Sitting on one of the window sills in my apartment, I survey my surroundings. Black reusable shopping bags filled with food, books, and other household items are strewn around the floor in the kitchen and living area; two black and country style kitchen chairs waiting to be placed, a white laundry basket filled with cozy blankets; two large cardboard boxes from IKEA are ripped open on the ground. I have spent the last two and a half hours building a kitchen island/table and it is still not completed. I’m tired, and sore, and wishing their was an IKEA fairy who could make all my furniture-building wishes come true.
It’s not every day that one has the opportunity to visit Québec’s Hôtel de Glace (Ice Hotel), but when travelling in Québec City between the beginning of January and the end of March, venturing out to Hôtel de Glace is a must.
Oddly enough it took me three winters to finally make time to visit the ice hotel.
It takes fifty people about six weeks to take 500 tons of ice and 30,000 tons of snow and turn it into Hôtel de Glace — the only hotel in North America that is made entirely of snow and ice!
Vieux Québec, one of my favourite places in Canada.
Over the past couple years I’ve spent a lot of time in Québec City, even moving into an apartment in the Vieux Québec. Ah, I freaking love this city, the European feel, the history, the architecture, the croissants and chocolat chaud. All of it was delicious, and being an anglophone was never an issue. Sure, there was a language barrier, but visiting Québec is like visiting any other place where the main language is not English.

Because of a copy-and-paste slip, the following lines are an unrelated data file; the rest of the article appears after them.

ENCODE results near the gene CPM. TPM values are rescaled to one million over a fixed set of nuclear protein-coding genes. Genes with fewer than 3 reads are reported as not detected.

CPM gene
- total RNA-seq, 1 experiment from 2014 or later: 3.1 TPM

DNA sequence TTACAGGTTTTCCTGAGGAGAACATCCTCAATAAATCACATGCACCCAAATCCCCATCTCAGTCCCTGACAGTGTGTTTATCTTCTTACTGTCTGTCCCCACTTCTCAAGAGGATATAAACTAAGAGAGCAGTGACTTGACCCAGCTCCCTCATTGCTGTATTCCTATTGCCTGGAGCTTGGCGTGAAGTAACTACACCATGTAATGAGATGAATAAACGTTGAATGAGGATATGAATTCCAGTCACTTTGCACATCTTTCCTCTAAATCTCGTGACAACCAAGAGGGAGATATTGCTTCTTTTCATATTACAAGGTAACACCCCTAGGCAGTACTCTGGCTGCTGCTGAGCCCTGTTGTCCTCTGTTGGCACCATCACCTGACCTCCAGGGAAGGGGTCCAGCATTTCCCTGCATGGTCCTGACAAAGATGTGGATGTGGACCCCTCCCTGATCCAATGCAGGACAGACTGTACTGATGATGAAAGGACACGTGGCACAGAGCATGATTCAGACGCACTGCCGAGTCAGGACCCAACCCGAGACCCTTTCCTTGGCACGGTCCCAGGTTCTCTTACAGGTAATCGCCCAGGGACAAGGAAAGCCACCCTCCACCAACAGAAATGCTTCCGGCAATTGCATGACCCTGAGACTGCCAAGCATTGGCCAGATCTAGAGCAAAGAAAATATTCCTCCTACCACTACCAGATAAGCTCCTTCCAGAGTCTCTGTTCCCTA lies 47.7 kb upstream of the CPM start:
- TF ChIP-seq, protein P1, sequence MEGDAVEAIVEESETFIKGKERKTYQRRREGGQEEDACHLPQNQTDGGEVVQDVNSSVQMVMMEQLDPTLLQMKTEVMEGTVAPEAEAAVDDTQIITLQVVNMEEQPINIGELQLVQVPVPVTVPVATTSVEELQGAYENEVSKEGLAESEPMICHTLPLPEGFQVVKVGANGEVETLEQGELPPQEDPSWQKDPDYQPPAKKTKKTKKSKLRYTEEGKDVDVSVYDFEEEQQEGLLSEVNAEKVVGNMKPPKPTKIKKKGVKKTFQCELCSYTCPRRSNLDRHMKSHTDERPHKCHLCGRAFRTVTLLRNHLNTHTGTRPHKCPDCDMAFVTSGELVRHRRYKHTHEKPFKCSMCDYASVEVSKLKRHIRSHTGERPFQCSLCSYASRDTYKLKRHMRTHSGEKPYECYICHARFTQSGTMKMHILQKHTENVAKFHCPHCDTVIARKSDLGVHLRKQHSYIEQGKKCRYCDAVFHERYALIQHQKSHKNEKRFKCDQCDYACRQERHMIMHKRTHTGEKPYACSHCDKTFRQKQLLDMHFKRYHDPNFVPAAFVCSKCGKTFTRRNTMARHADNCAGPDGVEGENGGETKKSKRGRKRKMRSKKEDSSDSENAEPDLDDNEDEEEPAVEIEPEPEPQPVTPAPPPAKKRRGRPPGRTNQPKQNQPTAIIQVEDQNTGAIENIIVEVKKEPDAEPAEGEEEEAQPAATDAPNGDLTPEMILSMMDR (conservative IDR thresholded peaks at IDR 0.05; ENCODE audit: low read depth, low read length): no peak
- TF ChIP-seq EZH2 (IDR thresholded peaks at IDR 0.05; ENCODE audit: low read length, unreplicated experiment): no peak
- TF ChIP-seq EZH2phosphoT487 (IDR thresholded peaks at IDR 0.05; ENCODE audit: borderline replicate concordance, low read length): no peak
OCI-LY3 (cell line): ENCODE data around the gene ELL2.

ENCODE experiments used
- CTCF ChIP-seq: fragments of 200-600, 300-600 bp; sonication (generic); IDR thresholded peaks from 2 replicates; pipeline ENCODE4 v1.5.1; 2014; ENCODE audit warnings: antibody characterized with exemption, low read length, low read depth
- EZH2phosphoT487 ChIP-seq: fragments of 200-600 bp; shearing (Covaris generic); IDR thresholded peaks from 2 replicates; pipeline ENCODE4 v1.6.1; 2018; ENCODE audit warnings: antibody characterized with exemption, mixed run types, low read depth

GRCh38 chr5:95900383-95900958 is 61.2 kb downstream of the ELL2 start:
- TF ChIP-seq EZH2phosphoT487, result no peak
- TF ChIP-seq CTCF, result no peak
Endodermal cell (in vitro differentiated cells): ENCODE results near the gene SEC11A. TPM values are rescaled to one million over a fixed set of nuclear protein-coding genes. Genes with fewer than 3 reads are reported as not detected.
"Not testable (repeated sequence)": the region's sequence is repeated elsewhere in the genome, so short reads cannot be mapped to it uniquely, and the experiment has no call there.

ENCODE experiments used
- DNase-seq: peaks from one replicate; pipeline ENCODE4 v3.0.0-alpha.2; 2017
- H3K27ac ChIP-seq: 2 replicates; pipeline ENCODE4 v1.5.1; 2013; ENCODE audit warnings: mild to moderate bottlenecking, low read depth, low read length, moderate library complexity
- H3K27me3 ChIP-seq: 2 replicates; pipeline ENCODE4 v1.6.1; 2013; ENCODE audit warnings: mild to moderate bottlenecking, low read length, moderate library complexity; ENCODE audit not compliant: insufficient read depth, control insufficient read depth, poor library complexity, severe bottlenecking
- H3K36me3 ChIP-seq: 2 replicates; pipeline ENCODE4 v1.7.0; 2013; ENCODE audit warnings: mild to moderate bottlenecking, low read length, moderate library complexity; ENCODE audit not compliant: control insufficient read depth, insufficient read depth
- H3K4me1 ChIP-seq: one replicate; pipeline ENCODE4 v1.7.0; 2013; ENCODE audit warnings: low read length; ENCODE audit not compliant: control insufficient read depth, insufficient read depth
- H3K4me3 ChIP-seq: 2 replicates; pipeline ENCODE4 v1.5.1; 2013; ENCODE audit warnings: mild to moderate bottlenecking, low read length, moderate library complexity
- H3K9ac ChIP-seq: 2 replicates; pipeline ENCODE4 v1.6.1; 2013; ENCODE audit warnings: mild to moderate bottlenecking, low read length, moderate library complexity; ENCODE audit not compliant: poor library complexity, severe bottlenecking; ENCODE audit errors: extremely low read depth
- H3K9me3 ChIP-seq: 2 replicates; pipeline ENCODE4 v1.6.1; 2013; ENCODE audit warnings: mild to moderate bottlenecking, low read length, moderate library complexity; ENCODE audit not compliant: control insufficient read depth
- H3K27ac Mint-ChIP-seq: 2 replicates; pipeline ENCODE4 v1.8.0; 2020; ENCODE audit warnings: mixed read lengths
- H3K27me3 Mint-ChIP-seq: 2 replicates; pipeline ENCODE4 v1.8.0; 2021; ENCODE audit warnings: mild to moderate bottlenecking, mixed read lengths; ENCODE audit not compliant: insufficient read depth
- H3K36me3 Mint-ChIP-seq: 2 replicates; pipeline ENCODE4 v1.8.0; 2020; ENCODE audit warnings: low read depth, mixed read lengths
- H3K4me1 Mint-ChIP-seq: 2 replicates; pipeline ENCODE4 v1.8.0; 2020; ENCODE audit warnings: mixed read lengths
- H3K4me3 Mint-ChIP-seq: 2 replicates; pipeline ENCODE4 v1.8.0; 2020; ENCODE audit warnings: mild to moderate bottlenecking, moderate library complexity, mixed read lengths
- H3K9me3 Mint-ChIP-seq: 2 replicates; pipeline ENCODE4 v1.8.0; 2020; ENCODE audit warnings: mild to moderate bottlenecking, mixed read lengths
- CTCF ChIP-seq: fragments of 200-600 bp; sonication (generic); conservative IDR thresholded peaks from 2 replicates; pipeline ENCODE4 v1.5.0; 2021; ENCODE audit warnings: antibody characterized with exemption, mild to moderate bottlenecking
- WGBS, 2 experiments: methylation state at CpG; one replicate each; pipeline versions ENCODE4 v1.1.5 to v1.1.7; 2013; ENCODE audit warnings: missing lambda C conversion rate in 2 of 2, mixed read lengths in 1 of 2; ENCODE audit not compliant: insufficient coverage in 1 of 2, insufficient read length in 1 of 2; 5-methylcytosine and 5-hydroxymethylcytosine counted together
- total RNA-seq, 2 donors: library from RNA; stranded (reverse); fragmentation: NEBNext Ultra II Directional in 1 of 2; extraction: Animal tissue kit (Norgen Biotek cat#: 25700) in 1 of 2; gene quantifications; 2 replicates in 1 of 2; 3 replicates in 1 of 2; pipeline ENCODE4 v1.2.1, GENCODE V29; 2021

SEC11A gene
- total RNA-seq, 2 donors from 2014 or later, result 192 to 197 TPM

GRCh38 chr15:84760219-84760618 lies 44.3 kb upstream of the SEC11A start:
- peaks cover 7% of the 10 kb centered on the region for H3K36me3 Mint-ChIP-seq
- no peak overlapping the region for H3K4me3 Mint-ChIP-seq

I will be the first to admit that my language learning has been slow. I do okay when I visit a restaurant or shop, but whenever someone engages me in a conversation I panic. I hear maybe two or three words, and I have absolutely no idea how to respond. If I’m eating out, I say ‘Oui’ in hopes that I have been asked a yes or no type question. While this most times, this is often a dead giveaway that I am anglo and the person I’m interacting with will either switch to English, or look confused and speak more French.
A château designed by Bruce Price as part of a series of luxury château style hotels (Banff Springs Hotel, Château Lake Louise) by the Canadian Pacific Railway company, Château Frontenac stands tall on a cape overlooking the St. Lawrence River, and is one of the most photographed landmarks in the world.
I look out my window and breathe deeply, taking in the view in front of me. For the last two months my view has been that of the parking lot, and the building beside mine – which was in such close proximity that anyone could see down into my apartment. But now, now is different. I’ve moved from the ground floor, to the fifth floor, and when I look out my window I can Château Frontenac to my left, and the steeples of Chalmers-Wesley United Church. I can see the curved tin and metal rooftops of buildings in my neighbourhood, tall wooden staircases, and one small patch of snow that refuses to accept that it is spring.
Over the past four years I’ve learned to appreciate the finer aspects of the world of food, mainly the benefit of eating in restaurants with chefs who create dishes using local ingredients, when they are season. It’s about freshness, flavour, and experimenting with food. And as a girl who likes to experiment and play around in my kitchen at home, it’s a mode of thinking that I can get behind.
One of Québec’s finest luxury hotels, Auberge Saint-Antoine is located in Lower Town (Old Port to be exact), and known for its collection of artifacts (which are displayed throughout the hotel), as well as it’s restaurant, Panache. However there is more to Auberge Saint-Antoine than fine dining, luxurious rooms, and ancient Québec artifacts, there is Café-Bar Artefact, one of my favourite workspaces, and the location for many of the hotel’s special events.